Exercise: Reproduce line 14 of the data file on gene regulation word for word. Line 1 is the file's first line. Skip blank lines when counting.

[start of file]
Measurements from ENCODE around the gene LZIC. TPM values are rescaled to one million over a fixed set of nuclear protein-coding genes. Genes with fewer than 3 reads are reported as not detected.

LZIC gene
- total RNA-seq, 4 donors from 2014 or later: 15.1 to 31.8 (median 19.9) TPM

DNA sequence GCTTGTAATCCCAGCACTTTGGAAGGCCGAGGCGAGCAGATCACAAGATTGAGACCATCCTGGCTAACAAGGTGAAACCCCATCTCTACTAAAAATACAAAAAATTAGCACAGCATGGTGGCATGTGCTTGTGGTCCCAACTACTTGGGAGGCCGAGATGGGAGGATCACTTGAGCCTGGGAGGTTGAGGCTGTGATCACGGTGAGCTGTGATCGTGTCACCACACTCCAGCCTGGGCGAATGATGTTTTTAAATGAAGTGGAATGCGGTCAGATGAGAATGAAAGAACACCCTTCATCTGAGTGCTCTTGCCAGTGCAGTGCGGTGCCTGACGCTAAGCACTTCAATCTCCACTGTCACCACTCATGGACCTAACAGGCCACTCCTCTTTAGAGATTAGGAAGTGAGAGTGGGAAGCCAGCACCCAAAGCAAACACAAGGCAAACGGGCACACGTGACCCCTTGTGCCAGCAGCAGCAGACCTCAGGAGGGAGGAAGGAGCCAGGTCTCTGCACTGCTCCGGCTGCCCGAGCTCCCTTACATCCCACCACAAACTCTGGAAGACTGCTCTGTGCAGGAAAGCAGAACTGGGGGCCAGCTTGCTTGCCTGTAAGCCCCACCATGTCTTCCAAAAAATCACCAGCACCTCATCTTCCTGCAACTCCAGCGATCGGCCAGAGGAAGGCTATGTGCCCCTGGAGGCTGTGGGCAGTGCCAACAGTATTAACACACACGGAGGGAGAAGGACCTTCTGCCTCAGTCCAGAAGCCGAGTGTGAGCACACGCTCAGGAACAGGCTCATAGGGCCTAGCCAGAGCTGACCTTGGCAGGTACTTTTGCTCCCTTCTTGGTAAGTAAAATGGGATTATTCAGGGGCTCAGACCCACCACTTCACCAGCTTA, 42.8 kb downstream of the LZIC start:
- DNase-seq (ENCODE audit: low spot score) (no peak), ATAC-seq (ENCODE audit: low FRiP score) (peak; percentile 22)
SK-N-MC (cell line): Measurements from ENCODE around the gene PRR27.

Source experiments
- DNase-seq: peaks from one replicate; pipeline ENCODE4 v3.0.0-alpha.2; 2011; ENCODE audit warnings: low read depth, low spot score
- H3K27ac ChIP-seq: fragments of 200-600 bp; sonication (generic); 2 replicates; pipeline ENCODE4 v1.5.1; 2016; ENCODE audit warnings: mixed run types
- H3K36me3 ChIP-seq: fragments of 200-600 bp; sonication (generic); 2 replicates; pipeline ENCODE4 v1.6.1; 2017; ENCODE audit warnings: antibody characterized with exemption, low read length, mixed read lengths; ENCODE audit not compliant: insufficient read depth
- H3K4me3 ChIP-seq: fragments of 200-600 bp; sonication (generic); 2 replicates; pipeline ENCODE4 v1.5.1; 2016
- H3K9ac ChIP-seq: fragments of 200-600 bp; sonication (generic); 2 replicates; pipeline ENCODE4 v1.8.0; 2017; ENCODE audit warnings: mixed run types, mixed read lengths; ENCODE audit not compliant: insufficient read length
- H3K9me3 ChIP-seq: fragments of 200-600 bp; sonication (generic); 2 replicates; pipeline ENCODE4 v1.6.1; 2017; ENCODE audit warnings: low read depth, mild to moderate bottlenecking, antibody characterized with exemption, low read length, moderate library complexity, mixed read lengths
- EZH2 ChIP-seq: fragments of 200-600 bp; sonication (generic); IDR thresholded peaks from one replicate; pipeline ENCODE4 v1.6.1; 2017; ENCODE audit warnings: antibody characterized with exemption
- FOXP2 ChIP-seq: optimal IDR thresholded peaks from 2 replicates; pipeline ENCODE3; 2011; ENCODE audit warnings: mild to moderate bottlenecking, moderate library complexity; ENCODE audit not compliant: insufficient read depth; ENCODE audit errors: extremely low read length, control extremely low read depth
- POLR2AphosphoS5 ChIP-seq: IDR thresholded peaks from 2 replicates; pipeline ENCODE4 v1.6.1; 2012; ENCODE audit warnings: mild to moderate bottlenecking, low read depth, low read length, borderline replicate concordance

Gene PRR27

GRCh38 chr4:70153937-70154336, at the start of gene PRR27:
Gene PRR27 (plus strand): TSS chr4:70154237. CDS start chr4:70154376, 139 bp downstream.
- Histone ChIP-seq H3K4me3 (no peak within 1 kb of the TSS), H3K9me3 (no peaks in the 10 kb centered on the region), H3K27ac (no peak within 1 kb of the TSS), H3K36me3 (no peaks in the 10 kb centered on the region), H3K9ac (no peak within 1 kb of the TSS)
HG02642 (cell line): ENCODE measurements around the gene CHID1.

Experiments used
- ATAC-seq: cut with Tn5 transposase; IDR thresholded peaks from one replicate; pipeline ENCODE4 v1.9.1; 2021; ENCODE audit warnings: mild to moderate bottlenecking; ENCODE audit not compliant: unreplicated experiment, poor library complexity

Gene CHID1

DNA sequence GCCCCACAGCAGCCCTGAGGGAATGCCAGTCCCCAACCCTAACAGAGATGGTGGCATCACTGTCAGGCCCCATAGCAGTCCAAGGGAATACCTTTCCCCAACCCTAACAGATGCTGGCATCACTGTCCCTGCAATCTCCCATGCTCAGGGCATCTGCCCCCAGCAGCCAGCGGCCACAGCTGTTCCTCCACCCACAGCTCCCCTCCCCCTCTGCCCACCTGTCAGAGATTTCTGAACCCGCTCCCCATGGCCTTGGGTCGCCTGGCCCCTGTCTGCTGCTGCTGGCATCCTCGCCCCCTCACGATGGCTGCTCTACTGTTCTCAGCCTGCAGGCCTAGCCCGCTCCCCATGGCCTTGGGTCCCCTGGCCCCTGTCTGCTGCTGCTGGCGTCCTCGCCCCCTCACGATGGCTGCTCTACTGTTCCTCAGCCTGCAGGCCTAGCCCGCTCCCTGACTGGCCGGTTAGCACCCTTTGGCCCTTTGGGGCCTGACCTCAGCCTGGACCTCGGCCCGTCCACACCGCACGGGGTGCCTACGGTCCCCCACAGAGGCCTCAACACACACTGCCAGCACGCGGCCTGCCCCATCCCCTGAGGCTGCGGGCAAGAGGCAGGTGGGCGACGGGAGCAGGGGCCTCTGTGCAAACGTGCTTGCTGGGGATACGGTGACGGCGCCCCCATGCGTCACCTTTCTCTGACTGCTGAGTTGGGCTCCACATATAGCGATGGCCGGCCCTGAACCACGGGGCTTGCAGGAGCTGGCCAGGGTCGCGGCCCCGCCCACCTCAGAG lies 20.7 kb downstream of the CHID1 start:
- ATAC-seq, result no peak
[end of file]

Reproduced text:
- EZH2 ChIP-seq: fragments of 200-600 bp; sonication (generic); IDR thresholded peaks from one replicate; pipeline ENCODE4 v1.6.1; 2017; ENCODE audit warnings: antibody characterized with exemption